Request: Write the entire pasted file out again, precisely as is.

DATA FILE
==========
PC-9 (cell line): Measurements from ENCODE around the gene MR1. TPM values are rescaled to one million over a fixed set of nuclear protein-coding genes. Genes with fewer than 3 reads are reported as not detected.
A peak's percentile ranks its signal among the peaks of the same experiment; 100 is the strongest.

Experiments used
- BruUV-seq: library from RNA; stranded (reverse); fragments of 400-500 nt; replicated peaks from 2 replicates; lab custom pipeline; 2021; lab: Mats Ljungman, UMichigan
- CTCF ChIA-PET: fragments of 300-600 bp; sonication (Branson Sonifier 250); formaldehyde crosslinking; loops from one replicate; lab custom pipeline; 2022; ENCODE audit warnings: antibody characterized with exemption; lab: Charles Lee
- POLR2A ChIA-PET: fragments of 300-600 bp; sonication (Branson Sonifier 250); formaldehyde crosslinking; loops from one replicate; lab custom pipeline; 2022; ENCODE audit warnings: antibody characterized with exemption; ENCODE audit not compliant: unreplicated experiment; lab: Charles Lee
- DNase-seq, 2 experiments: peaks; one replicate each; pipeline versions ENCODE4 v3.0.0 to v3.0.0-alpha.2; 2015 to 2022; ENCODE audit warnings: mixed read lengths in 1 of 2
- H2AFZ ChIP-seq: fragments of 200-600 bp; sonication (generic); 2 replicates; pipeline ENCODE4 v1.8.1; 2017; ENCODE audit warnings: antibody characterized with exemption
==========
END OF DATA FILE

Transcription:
PC-9 (cell line): Measurements from ENCODE around the gene MR1. TPM values are rescaled to one million over a fixed set of nuclear protein-coding genes. Genes with fewer than 3 reads are reported as not detected.
A peak's percentile ranks its signal among the peaks of the same experiment; 100 is the strongest.

Experiments used
- BruUV-seq: library from RNA; stranded (reverse); fragments of 400-500 nt; replicated peaks from 2 replicates; lab custom pipeline; 2021; lab: Mats Ljungman, UMichigan
- CTCF ChIA-PET: fragments of 300-600 bp; sonication (Branson Sonifier 250); formaldehyde crosslinking; loops from one replicate; lab custom pipeline; 2022; ENCODE audit warnings: antibody characterized with exemption; lab: Charles Lee
- POLR2A ChIA-PET: fragments of 300-600 bp; sonication (Branson Sonifier 250); formaldehyde crosslinking; loops from one replicate; lab custom pipeline; 2022; ENCODE audit warnings: antibody characterized with exemption; ENCODE audit not compliant: unreplicated experiment; lab: Charles Lee
- DNase-seq, 2 experiments: peaks; one replicate each; pipeline versions ENCODE4 v3.0.0 to v3.0.0-alpha.2; 2015 to 2022; ENCODE audit warnings: mixed read lengths in 1 of 2
- H2AFZ ChIP-seq: fragments of 200-600 bp; sonication (generic); 2 replicates; pipeline ENCODE4 v1.8.1; 2017; ENCODE audit warnings: antibody characterized with exemption